Sol Berman

How do I sleep? (When a potentially major incident is not occurring anyway ...)

  1. We have a layered, defense-in-depth approach that strives to protect those things most worth protecting.
  2. I lived through what was then the largest breach in state government history, which provides perspective.
  3. Breaches are inevitable, especially given the decentralized nature of higher ed and the ethos for open networks and data sharing.

Schools from every state have been affected in one form or another, and that's why organizations like HEISC (Higher Education Information Security Council) are so important. We can count on our colleagues to understand what's unique about higher education and share ideas, policies, and procedures.

Universities Affected by Breaches Since 2005

That said, when I look at the chart above, I am content to be “losing” this rendition of the Michigan-Ohio rivalry.;-)

Contrasts & Comparisons

Earlier in his article Ware also noted, “There is little to distinguish security and privacy issues on the campus from those of the private sector or government.” Do you think that still applies today? What are some key differences between the CISO role in an academic setting as compared to your counterparts in government or in large corporations?

Sol Bermann

Broadly speaking, we face the same challenges: protecting our “customer” data, protecting key IT systems, staying compliant with key regulations and industry practices, trying to stay ahead of attackers, responding to potential security breaches, etc. That said, there are also some key differences.

Higher ed is an extremely decentralized environment. It is also by definition and tradition an open network for discourse, research, and the sharing of ideas. As a result, CISOs need to be as much an ambassador and advocate of security and compliance as a provider of security and compliance tools and resources.

Chart showing balance of risk and openness

As a 2014 study from ECAR shows, we MUST be balanced in our approach, leveraging relationships with governance groups, actively engaging university leadership, and not being seen as a roadblock to the “business” of the university. It also might mean accepting more risk than our colleagues in other sectors.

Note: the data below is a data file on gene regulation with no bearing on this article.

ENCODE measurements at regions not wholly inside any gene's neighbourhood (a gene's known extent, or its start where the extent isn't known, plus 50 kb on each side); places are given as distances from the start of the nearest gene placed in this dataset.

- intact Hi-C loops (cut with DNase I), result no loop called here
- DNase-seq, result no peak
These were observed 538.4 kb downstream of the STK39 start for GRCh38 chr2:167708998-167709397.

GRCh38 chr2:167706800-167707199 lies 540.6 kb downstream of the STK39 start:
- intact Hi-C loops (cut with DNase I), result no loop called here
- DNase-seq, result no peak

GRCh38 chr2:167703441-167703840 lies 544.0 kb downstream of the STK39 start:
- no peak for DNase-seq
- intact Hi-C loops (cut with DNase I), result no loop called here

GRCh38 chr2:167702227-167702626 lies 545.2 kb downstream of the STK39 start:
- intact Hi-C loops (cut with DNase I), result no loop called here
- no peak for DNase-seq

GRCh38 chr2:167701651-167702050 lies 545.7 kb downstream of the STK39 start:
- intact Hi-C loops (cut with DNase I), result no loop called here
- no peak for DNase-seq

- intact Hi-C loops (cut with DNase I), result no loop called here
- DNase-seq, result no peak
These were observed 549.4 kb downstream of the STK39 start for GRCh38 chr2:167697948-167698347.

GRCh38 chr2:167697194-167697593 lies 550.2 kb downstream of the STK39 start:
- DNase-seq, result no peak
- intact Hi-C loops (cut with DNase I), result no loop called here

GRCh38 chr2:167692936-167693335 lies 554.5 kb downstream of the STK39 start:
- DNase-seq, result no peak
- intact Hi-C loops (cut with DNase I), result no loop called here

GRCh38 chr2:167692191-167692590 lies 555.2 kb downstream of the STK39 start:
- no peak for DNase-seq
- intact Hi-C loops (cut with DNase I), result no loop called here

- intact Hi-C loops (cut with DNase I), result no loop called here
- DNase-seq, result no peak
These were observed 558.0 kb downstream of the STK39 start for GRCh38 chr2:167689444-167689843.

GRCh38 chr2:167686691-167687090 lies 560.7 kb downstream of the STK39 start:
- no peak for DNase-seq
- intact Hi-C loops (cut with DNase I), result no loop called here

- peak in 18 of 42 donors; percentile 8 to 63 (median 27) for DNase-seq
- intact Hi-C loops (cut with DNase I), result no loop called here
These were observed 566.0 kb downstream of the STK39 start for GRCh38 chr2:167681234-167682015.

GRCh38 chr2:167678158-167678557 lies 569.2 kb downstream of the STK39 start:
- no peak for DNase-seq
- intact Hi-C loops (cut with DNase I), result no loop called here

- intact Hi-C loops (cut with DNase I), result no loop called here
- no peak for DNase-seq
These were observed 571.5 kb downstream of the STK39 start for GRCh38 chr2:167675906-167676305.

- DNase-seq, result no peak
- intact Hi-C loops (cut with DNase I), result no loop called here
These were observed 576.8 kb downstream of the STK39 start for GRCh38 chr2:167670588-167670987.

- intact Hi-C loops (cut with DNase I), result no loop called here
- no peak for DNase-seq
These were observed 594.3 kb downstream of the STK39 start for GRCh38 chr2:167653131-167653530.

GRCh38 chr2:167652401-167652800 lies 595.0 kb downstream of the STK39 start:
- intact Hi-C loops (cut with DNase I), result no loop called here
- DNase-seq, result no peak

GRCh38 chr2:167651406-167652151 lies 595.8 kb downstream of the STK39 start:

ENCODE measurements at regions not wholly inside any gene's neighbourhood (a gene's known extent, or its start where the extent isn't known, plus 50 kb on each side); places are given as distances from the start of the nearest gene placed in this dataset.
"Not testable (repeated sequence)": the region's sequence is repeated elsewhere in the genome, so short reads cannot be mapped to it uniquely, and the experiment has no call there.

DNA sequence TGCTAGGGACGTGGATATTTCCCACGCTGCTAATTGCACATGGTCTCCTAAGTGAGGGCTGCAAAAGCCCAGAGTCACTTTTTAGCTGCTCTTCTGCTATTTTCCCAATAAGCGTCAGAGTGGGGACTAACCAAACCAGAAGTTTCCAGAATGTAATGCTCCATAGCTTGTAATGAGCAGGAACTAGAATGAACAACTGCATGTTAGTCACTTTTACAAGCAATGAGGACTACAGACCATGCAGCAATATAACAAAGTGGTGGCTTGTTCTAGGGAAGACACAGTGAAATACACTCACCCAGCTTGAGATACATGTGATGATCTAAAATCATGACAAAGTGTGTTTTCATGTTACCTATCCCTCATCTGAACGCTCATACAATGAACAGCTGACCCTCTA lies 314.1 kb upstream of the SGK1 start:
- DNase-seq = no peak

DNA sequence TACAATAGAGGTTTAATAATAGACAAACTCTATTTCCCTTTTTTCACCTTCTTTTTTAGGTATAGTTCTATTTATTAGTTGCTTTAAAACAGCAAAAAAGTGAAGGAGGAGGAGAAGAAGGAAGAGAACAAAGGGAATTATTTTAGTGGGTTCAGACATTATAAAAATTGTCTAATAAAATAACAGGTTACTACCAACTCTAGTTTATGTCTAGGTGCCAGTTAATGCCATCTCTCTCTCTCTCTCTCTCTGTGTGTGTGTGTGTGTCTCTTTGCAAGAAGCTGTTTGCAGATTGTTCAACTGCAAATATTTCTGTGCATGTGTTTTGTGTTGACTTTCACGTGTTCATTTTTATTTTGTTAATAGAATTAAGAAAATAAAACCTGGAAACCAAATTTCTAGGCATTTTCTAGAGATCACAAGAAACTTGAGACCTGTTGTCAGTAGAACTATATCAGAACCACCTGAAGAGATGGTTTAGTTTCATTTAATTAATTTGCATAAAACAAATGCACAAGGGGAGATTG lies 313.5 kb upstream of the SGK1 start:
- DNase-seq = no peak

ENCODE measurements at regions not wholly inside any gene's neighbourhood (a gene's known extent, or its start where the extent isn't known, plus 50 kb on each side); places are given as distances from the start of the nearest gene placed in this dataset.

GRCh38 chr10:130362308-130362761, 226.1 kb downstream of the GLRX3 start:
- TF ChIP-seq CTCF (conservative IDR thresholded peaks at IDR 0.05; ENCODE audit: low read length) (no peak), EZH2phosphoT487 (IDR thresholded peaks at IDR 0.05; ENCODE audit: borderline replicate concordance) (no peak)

Kris Monroe

Having worked for a number of years outside higher education, I’d like to echo many of Sol’s sentiments and chime in with some other observations.

As Sol noted, we’re often challenged to strike a delicate balance between risk and openness, or security and usability. Another axis: privacy. Higher education often goes to great lengths to protect the privacy of the groups it serves. Large corporations often want to hold large amounts of identifiable data about users’ behavior … data that can be sold or otherwise exploited for commercial purposes. In education, we have a much different relationship with our customers. Our conservative data collection and retention policies often counterbalance the risks we are willing to absorb by being so open.

Universities Affected by Breaches Since 2005

Learn more about the ECAR’s analysis of breaches in higher education.

Jodi Ito

As others have stated, the main difference in academia is the high degree of decentralization, along with the autonomy that accompanies independent funding. A research unit with large grants may often develop their own policies and procedures. They’re often granted the authority (expressed or implied) to set up their own technology infrastructure — independent of any oversight to ensure the security of those systems. As a result, we’re challenged to spend time and resources identifying ways to mitigate the risks they pose.

There is a fair amount of discussion and debate about where the CISO reports. What have you seen, what do you like, and what are some of the pros and cons?

Hunter Ely

The role of the CISO has changed dramatically. Ten years ago, the CISO (if there was a dedicated security role) dealt with enterprise systems and their security. We are now seen as a driver of security across the entire campus or system and as “risk managers,” particularly when it comes to compliance issues. In some cases I’ve seen the CISO report to their CIO and have a “dotted line” to the top risk executive. Regardless of the reporting structure, we’re being tapped to provide guidance on a range of issues.

Thomas Siu

“Is information security an IT function or is it a broader business function of its own?” I would answer,
“It is both.”